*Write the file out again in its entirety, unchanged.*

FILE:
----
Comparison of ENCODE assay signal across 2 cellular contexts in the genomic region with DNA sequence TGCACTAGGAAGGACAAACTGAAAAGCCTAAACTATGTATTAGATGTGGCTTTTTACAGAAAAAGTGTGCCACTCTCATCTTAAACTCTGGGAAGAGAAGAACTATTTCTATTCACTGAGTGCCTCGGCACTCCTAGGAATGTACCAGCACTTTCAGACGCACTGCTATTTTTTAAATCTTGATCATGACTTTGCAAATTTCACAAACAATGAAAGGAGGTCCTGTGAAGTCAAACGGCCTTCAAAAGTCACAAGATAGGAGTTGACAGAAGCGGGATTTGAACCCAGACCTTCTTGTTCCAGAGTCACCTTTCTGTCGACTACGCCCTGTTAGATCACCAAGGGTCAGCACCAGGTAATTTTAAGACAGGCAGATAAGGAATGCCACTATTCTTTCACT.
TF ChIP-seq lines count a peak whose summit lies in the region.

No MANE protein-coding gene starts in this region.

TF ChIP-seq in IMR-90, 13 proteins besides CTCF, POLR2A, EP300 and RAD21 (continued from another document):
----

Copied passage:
Comparison of ENCODE assay signal across 2 cellular contexts in the genomic region with DNA sequence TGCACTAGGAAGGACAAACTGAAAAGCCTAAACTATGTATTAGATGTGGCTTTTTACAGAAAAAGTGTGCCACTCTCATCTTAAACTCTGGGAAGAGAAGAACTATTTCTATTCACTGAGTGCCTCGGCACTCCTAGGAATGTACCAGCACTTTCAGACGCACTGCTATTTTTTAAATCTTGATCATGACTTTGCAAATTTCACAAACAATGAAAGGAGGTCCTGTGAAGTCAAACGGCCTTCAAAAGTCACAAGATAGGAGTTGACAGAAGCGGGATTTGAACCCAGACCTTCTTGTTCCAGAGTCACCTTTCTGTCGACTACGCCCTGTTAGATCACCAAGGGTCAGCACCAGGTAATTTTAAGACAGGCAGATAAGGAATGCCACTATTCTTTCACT.
TF ChIP-seq lines count a peak whose summit lies in the region.

No MANE protein-coding gene starts in this region.

TF ChIP-seq in IMR-90, 13 proteins besides CTCF, POLR2A, EP300 and RAD21 (continued from another document):